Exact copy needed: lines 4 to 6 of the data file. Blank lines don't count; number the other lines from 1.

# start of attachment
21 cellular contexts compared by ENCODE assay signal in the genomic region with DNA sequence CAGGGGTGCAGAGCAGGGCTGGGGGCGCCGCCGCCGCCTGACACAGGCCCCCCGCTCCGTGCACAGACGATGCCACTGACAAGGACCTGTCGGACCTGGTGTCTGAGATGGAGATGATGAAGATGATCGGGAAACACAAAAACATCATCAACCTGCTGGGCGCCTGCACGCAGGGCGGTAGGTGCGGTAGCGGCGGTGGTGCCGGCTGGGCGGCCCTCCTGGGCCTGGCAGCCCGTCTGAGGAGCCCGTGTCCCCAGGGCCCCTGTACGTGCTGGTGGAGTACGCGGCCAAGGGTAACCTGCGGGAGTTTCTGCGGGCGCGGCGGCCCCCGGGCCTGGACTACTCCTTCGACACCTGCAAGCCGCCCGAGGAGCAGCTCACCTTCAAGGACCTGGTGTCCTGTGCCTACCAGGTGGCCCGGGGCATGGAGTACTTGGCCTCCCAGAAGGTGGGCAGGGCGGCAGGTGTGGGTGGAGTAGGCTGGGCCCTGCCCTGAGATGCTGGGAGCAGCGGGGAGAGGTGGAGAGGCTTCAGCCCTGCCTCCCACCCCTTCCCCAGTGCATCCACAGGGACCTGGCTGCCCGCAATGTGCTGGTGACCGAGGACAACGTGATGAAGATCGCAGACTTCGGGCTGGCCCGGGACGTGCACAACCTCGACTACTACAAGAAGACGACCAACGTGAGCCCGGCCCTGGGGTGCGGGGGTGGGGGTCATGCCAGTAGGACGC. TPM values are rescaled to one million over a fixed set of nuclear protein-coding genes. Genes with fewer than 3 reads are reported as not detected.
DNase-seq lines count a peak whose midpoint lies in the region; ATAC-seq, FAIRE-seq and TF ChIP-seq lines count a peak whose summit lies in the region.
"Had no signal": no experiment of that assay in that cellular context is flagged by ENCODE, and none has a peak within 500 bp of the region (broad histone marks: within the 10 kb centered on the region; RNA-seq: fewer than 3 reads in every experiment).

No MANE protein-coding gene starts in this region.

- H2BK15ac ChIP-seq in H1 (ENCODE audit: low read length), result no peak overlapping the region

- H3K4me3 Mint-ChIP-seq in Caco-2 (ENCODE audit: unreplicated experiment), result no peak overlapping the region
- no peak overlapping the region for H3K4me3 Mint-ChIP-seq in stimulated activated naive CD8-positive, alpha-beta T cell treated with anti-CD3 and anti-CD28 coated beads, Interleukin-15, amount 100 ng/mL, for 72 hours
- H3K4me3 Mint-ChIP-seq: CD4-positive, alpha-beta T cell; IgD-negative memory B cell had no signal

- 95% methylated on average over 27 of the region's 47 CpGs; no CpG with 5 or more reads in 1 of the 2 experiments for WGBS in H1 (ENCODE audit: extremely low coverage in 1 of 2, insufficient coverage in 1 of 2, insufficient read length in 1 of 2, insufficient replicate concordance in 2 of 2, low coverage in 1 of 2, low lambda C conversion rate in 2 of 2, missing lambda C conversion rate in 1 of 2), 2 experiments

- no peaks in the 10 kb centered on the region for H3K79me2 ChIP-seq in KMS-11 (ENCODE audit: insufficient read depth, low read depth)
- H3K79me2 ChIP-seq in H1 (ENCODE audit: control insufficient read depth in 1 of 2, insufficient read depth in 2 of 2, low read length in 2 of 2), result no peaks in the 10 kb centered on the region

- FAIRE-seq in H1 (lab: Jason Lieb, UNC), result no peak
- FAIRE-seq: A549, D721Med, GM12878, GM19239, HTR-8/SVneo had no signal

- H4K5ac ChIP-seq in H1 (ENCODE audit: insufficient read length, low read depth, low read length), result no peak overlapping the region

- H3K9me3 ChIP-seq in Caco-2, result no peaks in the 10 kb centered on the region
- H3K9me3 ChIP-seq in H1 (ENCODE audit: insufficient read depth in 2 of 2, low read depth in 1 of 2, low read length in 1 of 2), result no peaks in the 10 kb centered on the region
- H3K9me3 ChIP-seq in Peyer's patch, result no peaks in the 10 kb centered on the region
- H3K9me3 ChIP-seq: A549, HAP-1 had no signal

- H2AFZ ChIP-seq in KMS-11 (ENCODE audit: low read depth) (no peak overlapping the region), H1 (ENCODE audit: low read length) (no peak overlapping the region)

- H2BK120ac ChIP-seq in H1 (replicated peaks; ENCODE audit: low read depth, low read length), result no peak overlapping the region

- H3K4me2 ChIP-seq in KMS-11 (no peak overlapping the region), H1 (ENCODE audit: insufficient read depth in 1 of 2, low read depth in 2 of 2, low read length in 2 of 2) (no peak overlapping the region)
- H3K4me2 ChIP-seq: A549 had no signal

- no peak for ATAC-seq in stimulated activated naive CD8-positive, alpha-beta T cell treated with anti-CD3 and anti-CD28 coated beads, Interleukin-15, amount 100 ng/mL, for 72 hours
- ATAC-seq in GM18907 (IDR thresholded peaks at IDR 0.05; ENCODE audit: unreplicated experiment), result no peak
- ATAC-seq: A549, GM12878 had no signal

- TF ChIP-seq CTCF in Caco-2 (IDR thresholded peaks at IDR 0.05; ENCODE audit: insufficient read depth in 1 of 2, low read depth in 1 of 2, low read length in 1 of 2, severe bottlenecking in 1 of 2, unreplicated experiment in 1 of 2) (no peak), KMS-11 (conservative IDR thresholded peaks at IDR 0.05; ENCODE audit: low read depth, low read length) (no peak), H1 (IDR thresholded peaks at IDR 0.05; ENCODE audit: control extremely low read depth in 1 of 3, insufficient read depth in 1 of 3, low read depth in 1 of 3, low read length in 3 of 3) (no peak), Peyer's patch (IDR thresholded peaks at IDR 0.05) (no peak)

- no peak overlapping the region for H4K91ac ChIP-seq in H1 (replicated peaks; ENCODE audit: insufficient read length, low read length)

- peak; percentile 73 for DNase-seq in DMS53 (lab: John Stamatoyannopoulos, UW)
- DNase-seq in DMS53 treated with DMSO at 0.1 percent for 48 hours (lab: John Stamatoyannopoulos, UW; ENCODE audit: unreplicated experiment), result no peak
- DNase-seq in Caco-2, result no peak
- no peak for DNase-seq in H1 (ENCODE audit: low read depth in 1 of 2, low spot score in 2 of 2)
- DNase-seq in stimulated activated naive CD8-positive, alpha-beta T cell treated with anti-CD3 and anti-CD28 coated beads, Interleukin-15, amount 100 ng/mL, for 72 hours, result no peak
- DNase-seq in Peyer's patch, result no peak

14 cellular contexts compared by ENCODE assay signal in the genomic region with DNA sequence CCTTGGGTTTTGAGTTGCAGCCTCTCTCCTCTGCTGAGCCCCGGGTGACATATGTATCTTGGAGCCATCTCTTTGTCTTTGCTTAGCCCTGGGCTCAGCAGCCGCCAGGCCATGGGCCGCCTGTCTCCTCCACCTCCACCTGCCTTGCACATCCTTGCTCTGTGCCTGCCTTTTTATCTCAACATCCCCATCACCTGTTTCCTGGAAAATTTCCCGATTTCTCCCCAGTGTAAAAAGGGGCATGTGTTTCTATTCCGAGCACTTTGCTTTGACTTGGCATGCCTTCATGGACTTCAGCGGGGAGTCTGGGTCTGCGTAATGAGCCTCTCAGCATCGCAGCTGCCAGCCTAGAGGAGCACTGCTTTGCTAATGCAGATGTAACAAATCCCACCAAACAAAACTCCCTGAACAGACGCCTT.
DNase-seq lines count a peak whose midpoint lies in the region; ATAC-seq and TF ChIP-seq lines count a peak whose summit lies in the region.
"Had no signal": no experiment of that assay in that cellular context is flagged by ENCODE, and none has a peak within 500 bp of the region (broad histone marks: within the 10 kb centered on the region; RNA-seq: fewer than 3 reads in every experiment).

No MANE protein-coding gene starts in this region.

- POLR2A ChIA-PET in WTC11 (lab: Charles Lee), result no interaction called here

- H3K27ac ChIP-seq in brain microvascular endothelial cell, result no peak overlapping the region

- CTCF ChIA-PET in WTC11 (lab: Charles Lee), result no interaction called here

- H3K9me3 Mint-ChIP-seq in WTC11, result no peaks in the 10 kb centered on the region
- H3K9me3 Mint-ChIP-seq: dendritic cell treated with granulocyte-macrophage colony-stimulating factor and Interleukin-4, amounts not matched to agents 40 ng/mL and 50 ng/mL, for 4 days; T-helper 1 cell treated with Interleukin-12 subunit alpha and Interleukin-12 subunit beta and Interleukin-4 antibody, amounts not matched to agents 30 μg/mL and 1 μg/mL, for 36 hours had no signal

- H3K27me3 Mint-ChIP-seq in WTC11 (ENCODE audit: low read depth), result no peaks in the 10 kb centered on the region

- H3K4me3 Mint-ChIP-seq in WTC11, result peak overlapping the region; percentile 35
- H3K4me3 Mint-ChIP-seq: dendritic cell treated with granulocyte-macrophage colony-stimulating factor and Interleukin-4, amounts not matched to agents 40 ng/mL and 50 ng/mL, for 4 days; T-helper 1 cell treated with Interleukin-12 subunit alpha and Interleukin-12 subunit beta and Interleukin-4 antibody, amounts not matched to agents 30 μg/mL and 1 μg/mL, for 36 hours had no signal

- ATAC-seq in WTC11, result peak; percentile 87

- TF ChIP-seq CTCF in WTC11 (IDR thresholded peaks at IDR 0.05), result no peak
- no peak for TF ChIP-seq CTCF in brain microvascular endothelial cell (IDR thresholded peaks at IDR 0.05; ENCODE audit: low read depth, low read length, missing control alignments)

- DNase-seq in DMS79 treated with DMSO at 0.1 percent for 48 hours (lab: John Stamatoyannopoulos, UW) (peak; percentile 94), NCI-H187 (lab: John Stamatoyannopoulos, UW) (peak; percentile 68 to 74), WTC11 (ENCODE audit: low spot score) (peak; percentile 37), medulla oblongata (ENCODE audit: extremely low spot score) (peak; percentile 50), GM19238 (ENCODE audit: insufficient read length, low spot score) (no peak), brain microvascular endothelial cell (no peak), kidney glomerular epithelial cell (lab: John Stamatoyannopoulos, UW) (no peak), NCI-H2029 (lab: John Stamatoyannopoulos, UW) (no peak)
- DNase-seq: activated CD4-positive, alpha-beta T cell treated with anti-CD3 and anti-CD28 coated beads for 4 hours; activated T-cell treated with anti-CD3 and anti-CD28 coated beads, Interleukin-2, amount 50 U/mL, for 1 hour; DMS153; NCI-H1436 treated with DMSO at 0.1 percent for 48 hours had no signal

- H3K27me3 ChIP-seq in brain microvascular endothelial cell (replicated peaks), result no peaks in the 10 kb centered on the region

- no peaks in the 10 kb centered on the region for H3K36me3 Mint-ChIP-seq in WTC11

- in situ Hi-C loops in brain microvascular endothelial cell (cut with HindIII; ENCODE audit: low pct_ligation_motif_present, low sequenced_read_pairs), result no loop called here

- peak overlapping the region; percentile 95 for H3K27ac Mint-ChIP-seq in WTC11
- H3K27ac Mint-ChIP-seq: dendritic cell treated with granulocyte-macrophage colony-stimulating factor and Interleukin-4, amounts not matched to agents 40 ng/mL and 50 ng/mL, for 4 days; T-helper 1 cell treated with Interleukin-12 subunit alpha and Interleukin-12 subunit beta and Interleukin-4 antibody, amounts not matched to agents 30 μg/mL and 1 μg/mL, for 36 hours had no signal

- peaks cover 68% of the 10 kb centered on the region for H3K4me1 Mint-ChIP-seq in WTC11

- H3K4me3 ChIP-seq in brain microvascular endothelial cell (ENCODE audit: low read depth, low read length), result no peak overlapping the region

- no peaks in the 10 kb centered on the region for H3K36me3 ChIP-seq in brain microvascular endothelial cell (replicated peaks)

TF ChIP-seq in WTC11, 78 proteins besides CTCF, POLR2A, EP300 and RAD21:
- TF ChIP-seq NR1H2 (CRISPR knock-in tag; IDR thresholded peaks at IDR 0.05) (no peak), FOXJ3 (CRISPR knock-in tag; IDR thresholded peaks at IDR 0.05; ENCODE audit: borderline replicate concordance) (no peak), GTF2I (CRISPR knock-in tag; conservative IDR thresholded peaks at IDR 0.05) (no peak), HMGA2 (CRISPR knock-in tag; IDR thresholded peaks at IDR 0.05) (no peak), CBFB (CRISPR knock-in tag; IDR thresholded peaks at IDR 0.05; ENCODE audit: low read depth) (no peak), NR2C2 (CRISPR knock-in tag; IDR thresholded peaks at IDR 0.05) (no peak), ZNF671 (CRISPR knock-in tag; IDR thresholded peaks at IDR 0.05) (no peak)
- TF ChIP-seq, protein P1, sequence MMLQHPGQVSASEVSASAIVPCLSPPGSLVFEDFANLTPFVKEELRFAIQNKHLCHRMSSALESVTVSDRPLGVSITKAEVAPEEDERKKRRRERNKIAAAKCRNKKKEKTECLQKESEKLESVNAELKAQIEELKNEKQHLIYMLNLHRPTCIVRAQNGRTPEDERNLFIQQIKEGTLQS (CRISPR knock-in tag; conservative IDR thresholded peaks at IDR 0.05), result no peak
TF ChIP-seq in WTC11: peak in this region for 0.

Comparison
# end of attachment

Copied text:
No MANE protein-coding gene starts in this region.

- H2BK15ac ChIP-seq in H1 (ENCODE audit: low read length), result no peak overlapping the region

- H3K4me3 Mint-ChIP-seq in Caco-2 (ENCODE audit: unreplicated experiment), result no peak overlapping the region